Wine’s a funny thing – so much is invested in marketing mystique and selling a story, some producers sometimes get passed by in the wine media. And when you’re located in one of the most remote wine regions on the planet, it’s easy to get skipped over.
Some of Australia’s larger operators are more or less driven by their marketing departments but (happily) in ‘Margs’ it’s a bit more owner/operator oriented. Some choose to focus solely on the myriad tasks associated with running a vineyard, winery and cellar door. Others might lack the time, resources or nous to court parts of the wine media. Some, perhaps rightly, find aspects of self-promotion a bit distasteful and fear being considered boastful. And in truth telling the world how great you are in a crowded marketplace can be a bit wearing.
Happily, for those of us on the other side of the counter, this often translates to flat out bargains and the distinct thrill in tracking down a hidden gem and presenting it to those who think they really know their way around the wines of a region or indeed Australia. There are plenty of said gems in the region, and here’s just a few producers you may have missed.
Chris and Jo Davies have been quietly, consistently assembling one of the regions better show records. And all of it comes from the most pure of orientations to wine production: vineyard, Vineyard, VINEYARD. The wines are classy because the fruit is classy, and the winemaking judicious, with a light hand shepherding fruit purity and integrity to bottle. For me the Chardonnays are the pick of the bunch, but the basket pressed reds are consistently terrific and have a genuine brightness about them, without ever being overblown or tarty. Alana Langworthy’s cheese attached to cellar door is a fantastic, funky bonus when visiting.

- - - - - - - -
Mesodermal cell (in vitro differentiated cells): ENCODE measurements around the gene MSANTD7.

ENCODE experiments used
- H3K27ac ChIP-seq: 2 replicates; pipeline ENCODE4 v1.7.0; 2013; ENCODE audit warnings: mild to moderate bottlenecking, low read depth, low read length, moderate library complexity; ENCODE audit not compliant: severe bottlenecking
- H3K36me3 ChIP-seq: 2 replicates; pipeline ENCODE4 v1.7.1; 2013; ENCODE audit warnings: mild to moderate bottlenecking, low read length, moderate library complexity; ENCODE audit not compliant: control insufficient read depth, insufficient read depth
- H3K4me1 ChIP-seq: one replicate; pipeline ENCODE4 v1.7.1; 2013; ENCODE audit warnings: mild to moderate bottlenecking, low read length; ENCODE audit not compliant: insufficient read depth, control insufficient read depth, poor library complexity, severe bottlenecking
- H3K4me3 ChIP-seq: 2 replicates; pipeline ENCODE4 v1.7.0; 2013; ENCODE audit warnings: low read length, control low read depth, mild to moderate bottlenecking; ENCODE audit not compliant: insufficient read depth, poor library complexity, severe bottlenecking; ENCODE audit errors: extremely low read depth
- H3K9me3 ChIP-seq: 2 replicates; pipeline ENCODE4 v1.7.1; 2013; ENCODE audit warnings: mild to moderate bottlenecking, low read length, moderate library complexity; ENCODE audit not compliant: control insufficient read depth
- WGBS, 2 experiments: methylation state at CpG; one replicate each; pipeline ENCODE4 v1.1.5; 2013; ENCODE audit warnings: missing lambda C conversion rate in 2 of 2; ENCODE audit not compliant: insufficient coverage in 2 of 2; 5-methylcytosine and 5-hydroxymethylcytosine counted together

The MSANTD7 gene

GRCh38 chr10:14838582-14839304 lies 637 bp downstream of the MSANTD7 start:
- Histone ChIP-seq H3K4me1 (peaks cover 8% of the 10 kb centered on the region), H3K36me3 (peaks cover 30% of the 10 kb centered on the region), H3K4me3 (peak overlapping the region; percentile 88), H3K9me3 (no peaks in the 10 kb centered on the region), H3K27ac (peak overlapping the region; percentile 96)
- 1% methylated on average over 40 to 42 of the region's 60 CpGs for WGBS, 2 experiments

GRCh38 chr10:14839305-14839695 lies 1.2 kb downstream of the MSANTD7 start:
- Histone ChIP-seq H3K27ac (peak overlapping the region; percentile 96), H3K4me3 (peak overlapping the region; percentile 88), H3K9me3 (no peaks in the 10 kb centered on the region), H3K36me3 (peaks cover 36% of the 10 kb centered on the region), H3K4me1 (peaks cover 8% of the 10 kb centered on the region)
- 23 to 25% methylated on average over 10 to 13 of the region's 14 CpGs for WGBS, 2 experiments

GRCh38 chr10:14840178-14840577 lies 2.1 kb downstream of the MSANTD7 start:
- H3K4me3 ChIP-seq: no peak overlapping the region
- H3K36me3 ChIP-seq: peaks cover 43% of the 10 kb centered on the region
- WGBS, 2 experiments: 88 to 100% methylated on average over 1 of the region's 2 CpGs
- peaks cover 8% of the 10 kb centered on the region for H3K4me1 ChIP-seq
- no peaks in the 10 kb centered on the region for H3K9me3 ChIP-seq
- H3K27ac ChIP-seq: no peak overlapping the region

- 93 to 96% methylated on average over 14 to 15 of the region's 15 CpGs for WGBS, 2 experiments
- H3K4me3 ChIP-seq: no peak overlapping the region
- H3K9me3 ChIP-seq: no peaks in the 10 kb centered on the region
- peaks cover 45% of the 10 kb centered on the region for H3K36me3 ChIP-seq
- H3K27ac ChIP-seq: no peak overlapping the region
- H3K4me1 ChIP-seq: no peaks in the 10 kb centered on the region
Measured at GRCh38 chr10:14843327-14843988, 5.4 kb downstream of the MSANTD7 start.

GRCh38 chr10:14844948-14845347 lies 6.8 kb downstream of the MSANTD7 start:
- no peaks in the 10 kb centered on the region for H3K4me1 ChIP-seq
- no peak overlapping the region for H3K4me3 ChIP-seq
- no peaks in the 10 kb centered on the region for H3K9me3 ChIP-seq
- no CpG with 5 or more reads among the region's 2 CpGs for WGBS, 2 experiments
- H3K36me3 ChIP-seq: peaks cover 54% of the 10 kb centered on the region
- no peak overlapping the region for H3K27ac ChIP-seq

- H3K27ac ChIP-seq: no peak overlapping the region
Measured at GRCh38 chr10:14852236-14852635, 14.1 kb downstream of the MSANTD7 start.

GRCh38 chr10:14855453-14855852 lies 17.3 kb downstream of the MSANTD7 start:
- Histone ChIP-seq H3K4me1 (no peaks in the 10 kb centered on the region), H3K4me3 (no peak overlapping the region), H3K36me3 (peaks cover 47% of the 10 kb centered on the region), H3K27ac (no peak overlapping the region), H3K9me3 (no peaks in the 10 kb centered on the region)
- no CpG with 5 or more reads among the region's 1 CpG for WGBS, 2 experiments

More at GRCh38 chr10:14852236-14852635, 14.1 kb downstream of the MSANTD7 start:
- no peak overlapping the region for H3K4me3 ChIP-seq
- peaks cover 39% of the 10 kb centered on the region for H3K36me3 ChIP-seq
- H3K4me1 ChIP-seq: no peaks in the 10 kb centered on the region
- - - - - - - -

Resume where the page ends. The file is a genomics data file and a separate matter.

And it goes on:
Special mention up this end of town: Windance Estate (really on the march), Credaro Family Estate (an old Italian family crafting modern Margaret River excellence). And of course down the road to Arimia, where you can pop by and be bored witless by yours truly.
Between (the also excellent) Thompson and Ashbrook Estates is Heydon, George and Mary Heydon’s focused, small scale, but nevertheless terrific venture. Blessed with well drained, gravelly soils in the heart of Wilyabrup, George and Mary sculpt properly spiffing Chardonnay and Cabernet in particular. For those seeking regional typicity, these are really great examples. You want a Margs Chardonnay with the fruit weight that is a happy antidote to the anemia of current Chard trends? Here’s your guy. You want Cabernet redolent of blackcurrant and bay, wedded to high quality Margs tannin and good oak? Here you go. Generally released with some time behind them, these are properly wines of distinction. Drop by, take a look at the wines, and have a look at their neighbours wares whilst you’re at it. It’s a nice little pocket.
With a couple of glamorous neighbours, it’s easy to pass Redgate by. And that’d be a shame. Rustic, but with a beautiful outlook, Redgate has a particular charm that could come across as drab and a bit tuckered out, but for Joel Page’s (pictured) excellent winemaking. My first cellar job was at Redgate, and I was immediately struck by just how thoughtful a guy Joel is generally, but most particularly when it comes to wine (in this he reminds me greatly of Flametree’s Julian Scott). Under Joel’s watch, aided by invigorated owners, Redgate’s Chardonnay and Cabernet Sauvignon have hit their straps, and the reserve releases in particular are noteworthy, the Reserve Sauvignon Blanc being one of the region’s best put together and ambitious iterations of the variety.